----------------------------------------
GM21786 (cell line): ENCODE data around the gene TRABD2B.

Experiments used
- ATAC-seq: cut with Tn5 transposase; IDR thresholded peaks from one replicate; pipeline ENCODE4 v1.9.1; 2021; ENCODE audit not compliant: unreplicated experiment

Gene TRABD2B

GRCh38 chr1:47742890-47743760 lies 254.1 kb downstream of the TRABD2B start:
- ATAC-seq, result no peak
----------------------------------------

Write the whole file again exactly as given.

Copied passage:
GM21786 (cell line): ENCODE data around the gene TRABD2B.

Experiments used
- ATAC-seq: cut with Tn5 transposase; IDR thresholded peaks from one replicate; pipeline ENCODE4 v1.9.1; 2021; ENCODE audit not compliant: unreplicated experiment

Gene TRABD2B

GRCh38 chr1:47742890-47743760 lies 254.1 kb downstream of the TRABD2B start:
- ATAC-seq, result no peak